Monday, August 15, 2011

Sea Turtle Release Friday, August 19

Pack your swimsuits, get the kids from school, and head out to the Isle of Palms to watch 2 loggerheads and 1 Kemp's ridley be released back into the ocean after recuperating from various illnesses at the South Carolina Aquarium's Sea Turtle Hospital. In partnership with the South Carolina Department of Natural Resources (SCDNR) and the Charleston County Parks and Recreation Commission, Beaufort, Capers and Laurel will be released at the Isle of Palms County Park on Friday, August 19th at 4:30 pm. County Park parking fees will apply.

This feisty 100-pound loggerhead was found floating in Battery Creek in Beaufort, SC on May 30, 2011. X-rays revealed intestinal air, possibly caused by an impaction. Beaufort’s treatment included antibiotics, fluids, and s/he received regular tube feeding of mineral oil, as well as weekly enemas. Beaufort finally passed the air trapped in her intestines and the staff is extremely happy that she can go home (so she'll quit trying to bite us when we work on her)!

The photo below is a nice comparison of Beaufort floating with her posterior (rear) end up and her present state of being neutrally buoyant.

This 94-pound loggerhead was picked up by SCDNR on their loggerhead trawl survey on May 31, 2011. Once on the boat, it was noted that Capers had a strange loss of keratin (protective layer) on the soft tissue and the bloodwork revealed anemia. She was transferred to the Aquarium's Sea Turtle Hospital for medical treatment which included two types of antibiotics, fluid therapy, topical skin treatment and vitamins. With her ailments resolved and her activity level finally that of a healthy, wild loggerhead, Capers is ready to go home.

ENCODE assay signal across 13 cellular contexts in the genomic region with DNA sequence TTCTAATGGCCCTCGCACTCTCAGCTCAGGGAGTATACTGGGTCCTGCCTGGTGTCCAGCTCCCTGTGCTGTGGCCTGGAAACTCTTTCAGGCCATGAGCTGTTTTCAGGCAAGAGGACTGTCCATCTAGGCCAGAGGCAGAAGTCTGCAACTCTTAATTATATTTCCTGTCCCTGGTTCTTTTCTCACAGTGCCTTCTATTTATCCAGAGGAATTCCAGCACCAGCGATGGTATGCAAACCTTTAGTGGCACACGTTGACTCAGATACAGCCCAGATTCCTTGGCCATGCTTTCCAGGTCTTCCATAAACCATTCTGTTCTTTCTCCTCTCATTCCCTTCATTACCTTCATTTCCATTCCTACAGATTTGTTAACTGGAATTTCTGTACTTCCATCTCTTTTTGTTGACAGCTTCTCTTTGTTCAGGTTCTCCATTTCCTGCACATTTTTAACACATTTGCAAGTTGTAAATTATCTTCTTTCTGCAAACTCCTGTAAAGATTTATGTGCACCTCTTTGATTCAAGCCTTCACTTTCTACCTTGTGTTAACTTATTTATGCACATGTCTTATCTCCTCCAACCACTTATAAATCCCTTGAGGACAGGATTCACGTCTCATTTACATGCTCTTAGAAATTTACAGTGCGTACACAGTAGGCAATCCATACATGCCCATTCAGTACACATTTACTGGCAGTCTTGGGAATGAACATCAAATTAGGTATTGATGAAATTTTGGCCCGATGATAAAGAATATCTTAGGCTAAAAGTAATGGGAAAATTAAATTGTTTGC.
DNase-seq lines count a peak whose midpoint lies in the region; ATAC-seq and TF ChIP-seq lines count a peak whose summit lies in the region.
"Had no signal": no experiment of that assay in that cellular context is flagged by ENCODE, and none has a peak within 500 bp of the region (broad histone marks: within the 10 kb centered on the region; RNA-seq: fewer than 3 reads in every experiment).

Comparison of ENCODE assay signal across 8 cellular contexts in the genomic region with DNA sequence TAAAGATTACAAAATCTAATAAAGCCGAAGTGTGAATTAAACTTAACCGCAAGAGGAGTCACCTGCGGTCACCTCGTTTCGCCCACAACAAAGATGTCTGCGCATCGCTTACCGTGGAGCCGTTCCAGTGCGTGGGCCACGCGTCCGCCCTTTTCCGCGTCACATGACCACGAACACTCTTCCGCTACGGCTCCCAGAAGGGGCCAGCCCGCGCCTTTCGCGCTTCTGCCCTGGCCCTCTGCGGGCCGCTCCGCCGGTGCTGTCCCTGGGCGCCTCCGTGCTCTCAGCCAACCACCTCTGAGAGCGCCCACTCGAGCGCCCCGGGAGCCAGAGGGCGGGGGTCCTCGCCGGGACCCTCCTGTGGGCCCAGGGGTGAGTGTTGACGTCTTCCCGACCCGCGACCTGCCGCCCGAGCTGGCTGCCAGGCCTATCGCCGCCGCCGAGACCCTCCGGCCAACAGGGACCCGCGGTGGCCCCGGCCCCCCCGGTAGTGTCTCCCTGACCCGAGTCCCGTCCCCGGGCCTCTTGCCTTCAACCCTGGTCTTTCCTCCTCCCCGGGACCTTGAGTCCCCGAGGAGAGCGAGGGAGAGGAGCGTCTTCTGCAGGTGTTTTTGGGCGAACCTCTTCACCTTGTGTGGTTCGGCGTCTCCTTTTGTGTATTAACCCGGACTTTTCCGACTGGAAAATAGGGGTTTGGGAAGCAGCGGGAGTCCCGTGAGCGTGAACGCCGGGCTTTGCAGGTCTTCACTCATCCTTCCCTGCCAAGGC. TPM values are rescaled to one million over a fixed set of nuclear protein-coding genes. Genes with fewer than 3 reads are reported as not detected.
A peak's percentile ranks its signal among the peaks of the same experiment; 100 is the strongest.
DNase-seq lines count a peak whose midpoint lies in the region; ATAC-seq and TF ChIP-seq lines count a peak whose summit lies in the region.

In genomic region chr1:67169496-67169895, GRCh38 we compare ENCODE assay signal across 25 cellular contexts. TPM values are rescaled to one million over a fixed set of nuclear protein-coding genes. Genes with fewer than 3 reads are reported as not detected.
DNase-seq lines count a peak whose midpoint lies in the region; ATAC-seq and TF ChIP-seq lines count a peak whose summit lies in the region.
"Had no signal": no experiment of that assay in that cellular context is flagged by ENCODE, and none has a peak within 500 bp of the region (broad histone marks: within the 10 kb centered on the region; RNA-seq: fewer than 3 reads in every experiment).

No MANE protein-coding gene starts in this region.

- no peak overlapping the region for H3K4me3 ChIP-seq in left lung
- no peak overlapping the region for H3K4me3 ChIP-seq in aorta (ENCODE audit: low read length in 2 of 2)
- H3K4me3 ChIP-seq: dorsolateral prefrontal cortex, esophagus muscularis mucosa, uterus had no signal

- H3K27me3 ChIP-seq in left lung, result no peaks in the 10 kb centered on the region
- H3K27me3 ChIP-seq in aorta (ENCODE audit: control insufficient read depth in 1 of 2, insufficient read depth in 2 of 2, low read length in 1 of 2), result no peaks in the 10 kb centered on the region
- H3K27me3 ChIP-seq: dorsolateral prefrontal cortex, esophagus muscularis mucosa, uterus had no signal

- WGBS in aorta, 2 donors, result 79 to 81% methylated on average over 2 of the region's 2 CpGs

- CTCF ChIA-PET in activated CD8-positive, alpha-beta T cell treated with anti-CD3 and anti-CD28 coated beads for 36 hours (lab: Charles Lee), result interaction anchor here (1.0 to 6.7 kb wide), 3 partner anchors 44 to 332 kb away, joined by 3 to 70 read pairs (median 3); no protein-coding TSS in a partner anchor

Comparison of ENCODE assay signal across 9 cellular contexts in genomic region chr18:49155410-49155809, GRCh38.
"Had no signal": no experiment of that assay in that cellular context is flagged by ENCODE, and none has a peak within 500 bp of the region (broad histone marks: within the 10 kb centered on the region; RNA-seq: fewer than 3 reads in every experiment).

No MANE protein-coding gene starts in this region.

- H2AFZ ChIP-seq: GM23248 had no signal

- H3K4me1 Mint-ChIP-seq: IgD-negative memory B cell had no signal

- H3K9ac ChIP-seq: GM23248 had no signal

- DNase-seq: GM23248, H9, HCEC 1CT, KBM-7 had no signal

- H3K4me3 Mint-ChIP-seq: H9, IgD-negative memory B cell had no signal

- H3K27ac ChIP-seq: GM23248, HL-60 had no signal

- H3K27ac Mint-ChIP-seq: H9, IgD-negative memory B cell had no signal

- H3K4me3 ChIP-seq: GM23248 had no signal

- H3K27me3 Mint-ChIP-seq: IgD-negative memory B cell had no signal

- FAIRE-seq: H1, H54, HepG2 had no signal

This 7-pound Kemp's ridley was caught by a recreational fisherman on June 21, 2011 in Laurel Bay in Beaufort, SC. The circle hook in her esophagus required surgical removal by making a small incision in her neck and esophagus. This was done with the turtle fully anesthetized and in just over a week, Laurel was able to eat. The wound has now completely healed and Laurel is medically cleared for release.

To see the full medical updates including photos of these turtles, be sure to go to the Sea Turtle Hospital webpage at

Huge thanks to all involved in the rescue and successful rehabilitation of these sea turtles. We hope you will be able to come out to witness these amazing animals return to their natural habitat!

Kelly Thorvalson